Hip Arthroscopy

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Persistent hip and groin pain, especially pain associated with a catching sensation, can indicate a tear in the labral “gasket” or loose bodies within the joint. These are some of the common indications that hip arthroscopy may be necessary.

Another condition commonly treated with hip arthroscopy is femoral acetabular impingement. In this condition, bone spurs result in abnormal contact between the femur bone and the edge of the hip socket, or acetabulum. This typically causes pain with activities requiring flexion and internal rotation positioning of the hip and can lead to tears of the labrum. Left untreated, it can lead to progressive arthritis.

While you are under anesthesia, your orthopaedic surgeon will make small incisions around your hip while you are placed into traction. The incisions are about the size of a drinking straw. This allows passage for surgical instruments, and a small camera to guide your surgeon, to be inserted in your hip. The areas of damage are identified, and using specialized instruments, your surgeon can either remove torn pieces of cartilage, smooth frayed areas of cartilage, or repair labral gasket tears. In addition, bone spurs and loose bodies can be removed, and the labrum can be surgically repaired if adequate tissue and vascularity is present. Microfracture of cartilage defects can also be helpful in some cases.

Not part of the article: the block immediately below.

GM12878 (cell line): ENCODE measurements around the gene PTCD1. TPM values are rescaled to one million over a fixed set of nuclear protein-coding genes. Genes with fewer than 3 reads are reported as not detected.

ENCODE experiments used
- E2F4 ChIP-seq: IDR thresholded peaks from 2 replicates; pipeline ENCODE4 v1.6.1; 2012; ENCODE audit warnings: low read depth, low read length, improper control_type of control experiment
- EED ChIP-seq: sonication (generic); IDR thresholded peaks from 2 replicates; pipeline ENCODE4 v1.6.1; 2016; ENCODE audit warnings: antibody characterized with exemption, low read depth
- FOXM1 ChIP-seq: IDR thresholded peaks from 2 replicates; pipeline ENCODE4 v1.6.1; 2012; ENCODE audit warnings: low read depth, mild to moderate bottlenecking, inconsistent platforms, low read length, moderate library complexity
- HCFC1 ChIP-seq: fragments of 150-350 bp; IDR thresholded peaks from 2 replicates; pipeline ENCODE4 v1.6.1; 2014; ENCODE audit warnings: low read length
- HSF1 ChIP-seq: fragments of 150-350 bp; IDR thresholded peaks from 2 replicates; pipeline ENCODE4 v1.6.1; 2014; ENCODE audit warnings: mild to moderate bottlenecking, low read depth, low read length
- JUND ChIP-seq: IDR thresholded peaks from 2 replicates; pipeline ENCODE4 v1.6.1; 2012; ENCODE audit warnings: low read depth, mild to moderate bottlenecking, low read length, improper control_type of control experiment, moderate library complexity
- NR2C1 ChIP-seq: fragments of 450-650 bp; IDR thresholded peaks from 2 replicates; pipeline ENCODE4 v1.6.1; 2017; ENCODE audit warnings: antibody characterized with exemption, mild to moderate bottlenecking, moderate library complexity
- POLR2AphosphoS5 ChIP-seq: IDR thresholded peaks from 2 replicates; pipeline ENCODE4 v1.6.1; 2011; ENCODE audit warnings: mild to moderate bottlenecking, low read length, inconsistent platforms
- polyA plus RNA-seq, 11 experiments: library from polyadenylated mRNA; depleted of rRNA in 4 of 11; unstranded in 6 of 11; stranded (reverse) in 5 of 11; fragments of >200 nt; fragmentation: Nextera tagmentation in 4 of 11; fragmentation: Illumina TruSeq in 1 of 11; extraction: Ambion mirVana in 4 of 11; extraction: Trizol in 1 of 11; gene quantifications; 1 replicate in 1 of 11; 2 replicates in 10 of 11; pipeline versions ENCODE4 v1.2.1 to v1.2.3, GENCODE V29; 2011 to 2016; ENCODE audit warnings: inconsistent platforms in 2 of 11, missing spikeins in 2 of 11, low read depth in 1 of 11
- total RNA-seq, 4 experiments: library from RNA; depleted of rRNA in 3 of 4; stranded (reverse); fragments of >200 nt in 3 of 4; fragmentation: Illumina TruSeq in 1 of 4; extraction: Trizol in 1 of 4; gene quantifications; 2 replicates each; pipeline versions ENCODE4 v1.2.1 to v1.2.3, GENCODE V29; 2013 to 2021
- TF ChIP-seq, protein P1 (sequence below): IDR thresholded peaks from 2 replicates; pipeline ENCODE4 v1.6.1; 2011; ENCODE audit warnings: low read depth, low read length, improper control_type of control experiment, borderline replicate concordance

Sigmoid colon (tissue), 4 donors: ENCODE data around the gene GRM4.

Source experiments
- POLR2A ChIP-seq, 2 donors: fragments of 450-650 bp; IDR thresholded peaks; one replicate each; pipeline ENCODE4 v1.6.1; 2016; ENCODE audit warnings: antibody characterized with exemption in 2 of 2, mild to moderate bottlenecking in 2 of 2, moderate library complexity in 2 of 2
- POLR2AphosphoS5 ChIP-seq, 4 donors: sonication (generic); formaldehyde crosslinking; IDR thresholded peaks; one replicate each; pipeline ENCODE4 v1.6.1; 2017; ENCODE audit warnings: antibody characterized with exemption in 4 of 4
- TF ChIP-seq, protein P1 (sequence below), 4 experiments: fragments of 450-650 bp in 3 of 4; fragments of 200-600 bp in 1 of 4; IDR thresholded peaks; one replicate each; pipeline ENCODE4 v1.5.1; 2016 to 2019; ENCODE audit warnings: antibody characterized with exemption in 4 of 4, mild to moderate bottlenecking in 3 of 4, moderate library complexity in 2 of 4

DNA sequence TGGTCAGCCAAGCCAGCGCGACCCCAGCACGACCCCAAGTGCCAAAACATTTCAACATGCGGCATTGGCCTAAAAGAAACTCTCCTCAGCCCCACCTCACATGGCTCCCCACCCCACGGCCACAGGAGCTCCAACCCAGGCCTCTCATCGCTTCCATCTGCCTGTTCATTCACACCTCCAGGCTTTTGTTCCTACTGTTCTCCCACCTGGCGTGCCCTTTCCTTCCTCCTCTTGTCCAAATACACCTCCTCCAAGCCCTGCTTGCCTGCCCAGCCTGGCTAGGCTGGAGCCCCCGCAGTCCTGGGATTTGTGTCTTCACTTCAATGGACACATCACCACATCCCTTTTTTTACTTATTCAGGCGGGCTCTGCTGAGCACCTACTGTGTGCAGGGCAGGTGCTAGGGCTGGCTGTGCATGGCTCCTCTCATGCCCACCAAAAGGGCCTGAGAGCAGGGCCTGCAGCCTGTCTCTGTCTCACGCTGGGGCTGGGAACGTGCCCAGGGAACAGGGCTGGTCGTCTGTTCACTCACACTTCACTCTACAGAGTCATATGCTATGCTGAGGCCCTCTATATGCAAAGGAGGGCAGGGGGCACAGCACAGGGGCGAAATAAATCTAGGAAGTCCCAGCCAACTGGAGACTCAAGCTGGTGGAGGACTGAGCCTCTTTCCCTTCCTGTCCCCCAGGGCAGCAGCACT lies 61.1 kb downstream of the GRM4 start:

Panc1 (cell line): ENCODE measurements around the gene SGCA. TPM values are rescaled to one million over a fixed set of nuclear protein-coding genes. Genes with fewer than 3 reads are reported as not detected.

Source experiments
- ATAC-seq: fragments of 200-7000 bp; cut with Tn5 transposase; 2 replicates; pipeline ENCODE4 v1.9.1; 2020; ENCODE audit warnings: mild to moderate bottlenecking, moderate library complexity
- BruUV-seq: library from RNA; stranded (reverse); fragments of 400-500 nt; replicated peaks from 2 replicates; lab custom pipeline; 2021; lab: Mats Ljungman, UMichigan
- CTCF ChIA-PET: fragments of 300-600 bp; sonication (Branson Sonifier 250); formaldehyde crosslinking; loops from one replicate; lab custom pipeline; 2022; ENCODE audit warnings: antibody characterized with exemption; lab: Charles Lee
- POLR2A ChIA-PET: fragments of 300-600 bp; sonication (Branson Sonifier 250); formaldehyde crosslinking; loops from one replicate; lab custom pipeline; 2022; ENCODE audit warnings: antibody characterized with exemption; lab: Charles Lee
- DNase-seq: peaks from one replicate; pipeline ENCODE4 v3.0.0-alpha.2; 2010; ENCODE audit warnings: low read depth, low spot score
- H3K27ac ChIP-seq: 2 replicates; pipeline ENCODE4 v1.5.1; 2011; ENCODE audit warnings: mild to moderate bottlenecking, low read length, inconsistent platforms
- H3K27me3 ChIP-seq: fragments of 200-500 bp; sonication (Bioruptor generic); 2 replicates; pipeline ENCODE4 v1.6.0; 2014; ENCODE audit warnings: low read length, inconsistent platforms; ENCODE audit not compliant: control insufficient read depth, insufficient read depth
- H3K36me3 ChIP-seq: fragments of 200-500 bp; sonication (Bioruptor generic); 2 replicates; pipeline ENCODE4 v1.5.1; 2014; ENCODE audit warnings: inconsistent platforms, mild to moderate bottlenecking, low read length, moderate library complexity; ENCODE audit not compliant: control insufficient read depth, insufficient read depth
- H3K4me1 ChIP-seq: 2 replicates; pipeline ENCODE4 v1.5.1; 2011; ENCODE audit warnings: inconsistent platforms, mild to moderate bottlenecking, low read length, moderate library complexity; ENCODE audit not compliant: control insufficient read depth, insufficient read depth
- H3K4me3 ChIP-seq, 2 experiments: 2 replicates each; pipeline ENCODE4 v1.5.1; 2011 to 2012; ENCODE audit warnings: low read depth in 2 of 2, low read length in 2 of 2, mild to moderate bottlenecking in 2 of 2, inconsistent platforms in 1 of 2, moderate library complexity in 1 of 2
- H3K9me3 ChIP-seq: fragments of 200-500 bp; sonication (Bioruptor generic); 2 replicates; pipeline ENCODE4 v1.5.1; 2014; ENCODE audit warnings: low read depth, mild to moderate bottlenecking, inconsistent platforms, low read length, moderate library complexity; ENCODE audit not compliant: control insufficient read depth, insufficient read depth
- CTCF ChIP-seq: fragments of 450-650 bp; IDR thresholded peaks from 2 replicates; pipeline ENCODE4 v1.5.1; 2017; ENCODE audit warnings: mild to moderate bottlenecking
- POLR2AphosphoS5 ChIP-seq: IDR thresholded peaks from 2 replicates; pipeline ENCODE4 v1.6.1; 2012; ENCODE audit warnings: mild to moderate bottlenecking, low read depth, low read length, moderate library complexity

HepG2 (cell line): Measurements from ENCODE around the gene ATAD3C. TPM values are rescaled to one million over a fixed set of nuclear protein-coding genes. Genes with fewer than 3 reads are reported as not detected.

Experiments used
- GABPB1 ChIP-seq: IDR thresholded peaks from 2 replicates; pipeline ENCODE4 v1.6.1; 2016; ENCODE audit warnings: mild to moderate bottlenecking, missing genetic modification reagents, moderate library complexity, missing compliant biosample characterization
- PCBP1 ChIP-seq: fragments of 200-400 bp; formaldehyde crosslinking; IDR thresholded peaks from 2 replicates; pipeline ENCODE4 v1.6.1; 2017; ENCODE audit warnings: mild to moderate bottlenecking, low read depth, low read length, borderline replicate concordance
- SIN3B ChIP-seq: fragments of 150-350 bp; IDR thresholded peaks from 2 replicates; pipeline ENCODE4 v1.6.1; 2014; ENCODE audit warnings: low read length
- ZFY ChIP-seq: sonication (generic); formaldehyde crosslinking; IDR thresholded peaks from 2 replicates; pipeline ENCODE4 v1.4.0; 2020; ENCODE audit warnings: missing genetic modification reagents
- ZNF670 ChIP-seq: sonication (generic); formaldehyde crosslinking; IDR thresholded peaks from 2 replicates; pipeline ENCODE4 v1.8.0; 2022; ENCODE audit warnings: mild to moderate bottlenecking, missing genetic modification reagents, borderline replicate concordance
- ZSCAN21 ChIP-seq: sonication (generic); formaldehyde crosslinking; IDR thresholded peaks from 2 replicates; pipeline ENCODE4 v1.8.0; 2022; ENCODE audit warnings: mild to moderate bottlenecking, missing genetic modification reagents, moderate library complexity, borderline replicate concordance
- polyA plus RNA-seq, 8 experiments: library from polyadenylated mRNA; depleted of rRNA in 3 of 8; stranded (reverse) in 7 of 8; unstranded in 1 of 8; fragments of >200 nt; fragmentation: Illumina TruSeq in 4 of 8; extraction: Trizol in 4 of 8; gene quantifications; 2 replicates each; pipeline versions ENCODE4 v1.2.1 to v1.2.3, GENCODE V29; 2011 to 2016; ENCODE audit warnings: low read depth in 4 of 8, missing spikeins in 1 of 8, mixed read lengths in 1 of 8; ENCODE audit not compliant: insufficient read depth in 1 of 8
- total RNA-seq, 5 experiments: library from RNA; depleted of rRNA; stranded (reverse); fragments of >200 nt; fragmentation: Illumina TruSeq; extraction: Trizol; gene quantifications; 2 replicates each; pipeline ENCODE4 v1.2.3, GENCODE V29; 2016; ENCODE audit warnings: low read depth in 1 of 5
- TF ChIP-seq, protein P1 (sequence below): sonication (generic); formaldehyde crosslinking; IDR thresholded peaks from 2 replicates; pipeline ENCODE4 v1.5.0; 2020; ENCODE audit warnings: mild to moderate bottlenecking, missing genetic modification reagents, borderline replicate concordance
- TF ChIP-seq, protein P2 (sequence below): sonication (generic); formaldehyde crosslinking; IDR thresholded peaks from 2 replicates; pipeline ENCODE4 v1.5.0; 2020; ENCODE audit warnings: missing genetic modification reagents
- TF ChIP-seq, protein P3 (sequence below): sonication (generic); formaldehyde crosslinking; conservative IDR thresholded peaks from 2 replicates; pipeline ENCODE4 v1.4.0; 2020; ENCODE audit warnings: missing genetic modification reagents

The small instruments used in hip arthroscopy are designed to minimize tissue damage and discomfort from surgery. If no bone is removed and the labrum does not require repair, you may be able to walk almost immediately after surgery. If significant bone work or labral repair is required, you may require crutches for up to two months. After surgery, you will be instructed in some immediate range of motion exercises, and at your first postoperative visit, you will be referred to physical therapy, which will aim at returning your range of motion, strength, and flexibility. Once you have fully recovered, it is important that you routinely follow a hip and core exercise program to maintain the health of your surgically repaired joint.

To find out if hip arthroscopy is right for you, schedule an appointment with one of our joint preservation surgeons by calling 888-660-2663 or complete the appointment request box.